Is this disability campaigner the first victim of Brighton and Hove's latest budget cuts? (From The Argus)
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Is this disability campaigner the first victim of Brighton and Hove's latest budget cuts?
A disabled Brighton man claims he is one of the first victims of town hall plans to cut millions from services for the disabled and elderly.
Disability campaigner Chris Kift, 64, is visited by Brighton and Hove City Council carers every day of the week at his home in High Street, Kemp Town.
He suffers from diabetes, asthma, spinal arthritis and peripheral neuropathy – a condition that’s left him wheelchair-bound and unable to walk.
But, just two weeks after The Argus revealed the council had to make savings of £24 million in the coming year, Mr Kift has been told his care will be immediately reduced.
Last night the local authority said the reduction in care was not related to its budget for next year, but was put in place ahead of a change of accommodation.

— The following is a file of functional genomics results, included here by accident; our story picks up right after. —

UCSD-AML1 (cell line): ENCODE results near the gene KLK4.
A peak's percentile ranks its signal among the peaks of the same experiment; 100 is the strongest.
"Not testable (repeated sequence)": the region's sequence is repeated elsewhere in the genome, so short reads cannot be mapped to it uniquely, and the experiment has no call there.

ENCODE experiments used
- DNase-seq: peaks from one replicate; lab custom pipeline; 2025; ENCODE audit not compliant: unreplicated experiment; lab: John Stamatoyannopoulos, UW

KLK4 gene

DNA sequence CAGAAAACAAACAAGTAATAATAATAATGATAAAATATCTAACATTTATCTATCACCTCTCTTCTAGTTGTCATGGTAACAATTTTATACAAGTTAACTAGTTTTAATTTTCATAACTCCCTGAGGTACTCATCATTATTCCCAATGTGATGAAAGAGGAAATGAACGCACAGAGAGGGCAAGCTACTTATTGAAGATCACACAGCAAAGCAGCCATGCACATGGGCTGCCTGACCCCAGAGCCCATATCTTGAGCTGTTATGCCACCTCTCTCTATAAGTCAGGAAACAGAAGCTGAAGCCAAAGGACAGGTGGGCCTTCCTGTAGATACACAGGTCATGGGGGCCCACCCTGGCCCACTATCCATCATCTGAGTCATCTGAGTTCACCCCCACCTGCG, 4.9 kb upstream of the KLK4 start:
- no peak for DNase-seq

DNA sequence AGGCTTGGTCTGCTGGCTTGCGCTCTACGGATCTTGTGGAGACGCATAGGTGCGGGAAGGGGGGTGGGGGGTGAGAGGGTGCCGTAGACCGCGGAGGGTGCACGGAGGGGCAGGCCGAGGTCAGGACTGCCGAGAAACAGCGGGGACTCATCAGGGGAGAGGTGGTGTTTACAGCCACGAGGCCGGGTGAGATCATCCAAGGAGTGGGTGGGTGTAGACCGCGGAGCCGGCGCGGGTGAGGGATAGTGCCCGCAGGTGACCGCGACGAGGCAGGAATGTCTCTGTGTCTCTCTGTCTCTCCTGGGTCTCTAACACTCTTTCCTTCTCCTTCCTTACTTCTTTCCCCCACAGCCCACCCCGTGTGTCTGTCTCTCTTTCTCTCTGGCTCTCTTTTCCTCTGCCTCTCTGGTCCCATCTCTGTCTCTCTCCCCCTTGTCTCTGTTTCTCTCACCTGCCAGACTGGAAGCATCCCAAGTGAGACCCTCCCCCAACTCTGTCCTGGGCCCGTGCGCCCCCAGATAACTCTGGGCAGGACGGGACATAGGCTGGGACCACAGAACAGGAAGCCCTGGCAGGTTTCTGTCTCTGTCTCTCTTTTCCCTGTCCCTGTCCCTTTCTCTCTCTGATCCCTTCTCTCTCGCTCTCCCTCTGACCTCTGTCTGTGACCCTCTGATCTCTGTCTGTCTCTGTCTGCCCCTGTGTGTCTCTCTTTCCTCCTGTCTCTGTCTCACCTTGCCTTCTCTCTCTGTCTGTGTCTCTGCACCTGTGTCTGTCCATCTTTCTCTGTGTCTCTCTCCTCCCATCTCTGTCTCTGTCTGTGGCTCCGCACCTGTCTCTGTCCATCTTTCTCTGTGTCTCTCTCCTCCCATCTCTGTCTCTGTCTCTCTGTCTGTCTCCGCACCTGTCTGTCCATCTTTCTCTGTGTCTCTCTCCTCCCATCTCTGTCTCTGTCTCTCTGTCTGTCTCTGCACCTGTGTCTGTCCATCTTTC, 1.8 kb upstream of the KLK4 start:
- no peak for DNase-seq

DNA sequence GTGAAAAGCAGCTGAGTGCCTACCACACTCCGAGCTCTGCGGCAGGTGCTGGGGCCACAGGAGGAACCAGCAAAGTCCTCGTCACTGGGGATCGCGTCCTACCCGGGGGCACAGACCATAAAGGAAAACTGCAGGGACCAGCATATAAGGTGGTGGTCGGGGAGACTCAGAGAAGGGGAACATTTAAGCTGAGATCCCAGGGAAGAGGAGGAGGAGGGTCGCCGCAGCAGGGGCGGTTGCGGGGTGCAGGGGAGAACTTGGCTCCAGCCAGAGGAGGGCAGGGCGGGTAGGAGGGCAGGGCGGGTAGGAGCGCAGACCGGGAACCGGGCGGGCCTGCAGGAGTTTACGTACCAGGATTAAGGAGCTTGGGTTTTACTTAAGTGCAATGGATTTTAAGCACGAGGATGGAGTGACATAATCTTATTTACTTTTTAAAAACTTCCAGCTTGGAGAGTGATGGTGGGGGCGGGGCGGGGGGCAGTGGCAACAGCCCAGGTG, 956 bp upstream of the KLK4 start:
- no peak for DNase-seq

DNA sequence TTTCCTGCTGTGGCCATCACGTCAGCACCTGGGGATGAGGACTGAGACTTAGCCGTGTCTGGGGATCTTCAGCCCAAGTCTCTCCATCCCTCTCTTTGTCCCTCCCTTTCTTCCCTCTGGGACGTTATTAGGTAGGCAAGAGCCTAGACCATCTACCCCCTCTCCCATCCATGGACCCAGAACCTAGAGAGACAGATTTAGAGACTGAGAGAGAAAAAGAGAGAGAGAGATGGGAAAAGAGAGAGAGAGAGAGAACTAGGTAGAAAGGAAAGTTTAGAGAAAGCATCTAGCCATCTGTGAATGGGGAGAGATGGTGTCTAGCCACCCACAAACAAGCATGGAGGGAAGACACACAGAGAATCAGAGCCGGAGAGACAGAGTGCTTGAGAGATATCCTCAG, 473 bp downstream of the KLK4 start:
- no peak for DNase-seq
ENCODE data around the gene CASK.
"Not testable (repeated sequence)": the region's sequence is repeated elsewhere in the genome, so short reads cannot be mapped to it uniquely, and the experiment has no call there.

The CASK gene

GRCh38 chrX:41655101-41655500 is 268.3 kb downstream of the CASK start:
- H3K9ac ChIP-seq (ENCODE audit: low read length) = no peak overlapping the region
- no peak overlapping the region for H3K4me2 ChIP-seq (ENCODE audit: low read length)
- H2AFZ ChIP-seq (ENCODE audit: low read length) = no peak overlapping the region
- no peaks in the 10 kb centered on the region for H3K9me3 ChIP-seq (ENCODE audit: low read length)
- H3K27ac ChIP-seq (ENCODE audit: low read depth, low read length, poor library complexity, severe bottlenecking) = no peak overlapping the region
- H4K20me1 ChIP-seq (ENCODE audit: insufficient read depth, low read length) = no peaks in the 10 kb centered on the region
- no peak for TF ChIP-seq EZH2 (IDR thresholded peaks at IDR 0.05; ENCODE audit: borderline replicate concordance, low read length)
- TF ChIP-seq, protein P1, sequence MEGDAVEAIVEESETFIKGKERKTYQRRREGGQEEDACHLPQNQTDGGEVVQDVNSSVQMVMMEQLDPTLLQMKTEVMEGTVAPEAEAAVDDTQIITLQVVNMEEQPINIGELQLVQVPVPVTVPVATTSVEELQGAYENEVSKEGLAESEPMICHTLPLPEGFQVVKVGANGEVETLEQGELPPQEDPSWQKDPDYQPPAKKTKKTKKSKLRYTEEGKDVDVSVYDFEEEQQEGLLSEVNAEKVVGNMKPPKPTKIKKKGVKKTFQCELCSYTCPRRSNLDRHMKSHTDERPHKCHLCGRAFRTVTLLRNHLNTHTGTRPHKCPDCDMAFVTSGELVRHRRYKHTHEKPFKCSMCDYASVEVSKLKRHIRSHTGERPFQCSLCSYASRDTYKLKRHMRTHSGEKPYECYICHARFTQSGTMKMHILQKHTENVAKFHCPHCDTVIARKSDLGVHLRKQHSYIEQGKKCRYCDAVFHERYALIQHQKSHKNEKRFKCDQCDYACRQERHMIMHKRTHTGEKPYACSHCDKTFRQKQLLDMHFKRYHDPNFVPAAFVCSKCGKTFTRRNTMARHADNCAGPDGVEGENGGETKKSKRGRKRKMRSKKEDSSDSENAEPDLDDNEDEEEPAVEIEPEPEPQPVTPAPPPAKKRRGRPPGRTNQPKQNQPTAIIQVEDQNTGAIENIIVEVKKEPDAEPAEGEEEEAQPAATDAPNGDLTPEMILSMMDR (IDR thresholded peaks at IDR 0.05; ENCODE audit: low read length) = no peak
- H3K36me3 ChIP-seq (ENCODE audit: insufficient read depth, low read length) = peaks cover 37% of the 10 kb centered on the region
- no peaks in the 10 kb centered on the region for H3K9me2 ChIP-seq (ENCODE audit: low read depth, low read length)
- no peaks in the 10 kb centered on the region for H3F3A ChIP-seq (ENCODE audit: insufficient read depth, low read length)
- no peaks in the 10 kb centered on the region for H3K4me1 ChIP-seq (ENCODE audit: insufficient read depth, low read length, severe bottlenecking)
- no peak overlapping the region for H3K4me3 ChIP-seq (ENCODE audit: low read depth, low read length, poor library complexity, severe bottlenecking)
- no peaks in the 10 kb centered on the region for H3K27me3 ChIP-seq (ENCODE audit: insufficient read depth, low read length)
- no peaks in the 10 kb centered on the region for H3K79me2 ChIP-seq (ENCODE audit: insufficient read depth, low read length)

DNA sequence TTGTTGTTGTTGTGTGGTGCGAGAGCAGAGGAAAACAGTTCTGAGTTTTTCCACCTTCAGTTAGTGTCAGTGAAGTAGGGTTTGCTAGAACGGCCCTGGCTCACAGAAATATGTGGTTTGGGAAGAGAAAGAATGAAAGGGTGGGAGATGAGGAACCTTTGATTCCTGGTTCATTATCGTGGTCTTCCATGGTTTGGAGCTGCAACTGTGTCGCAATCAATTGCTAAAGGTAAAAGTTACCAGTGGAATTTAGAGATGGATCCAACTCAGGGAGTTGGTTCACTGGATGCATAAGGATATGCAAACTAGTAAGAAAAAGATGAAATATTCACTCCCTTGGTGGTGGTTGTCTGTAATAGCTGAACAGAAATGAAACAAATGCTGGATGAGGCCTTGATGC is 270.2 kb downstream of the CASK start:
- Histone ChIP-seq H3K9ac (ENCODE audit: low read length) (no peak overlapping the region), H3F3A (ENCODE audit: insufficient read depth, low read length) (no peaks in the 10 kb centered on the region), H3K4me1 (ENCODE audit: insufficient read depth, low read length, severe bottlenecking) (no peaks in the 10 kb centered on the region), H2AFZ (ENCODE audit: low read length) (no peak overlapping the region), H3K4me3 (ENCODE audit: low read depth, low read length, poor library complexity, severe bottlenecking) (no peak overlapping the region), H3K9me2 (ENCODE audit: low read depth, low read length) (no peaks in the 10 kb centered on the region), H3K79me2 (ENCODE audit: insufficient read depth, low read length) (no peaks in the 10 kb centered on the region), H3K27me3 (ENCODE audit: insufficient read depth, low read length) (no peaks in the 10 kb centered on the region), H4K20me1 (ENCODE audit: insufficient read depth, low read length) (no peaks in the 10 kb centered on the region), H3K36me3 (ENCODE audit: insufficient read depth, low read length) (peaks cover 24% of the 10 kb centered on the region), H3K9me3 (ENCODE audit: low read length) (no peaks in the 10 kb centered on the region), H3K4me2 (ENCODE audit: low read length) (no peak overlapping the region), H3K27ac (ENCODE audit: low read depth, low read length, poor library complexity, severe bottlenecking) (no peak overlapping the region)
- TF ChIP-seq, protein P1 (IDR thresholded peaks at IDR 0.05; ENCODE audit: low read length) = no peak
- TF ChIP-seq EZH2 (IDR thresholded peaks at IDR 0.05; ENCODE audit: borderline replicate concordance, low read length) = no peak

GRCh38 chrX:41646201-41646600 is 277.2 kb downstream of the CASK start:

Mr Kift said: “It didn’t take the council long. They don’t hang about. Council officers told me I needed to move because my flat is too small for my wheelchair and the lifts here are dodgy.
“I was meant to move this year, then January and now it looks like March.
“My social worker told me that as of now they’re not funding my domestic calls, which is two, one-hour-a-week sessions.”
Mr Kift currently contributes £64.25 a week towards his personal care, but said he will now have to pay an extra £60 a month to pay for an Age UK subscription.
He added: “I’m losing two hours a week, I will not be saving anything, but the council will.
“My social worker told me I’d probably need even more care when I move flat. What will happen then?”
As part of nearly £6 million of reductions to its adult social care budget, Brighton and Hove City Council will look to save around £150,000 from its home-care budget.
A council spokeswoman said: “We review care requirements for disabled or older people as standard procedure following the provision of any new equipment to support independent living or a move to a more suitably equipped house.
“In either of these situations, different needs may be identified which can mean a change in personal support.
“This is what has happened in this case.
“If anyone we are working with is not in agreement with or is dissatisfied with their support plan, an appeal can be made using the Adult Social Care complaints procedure.”
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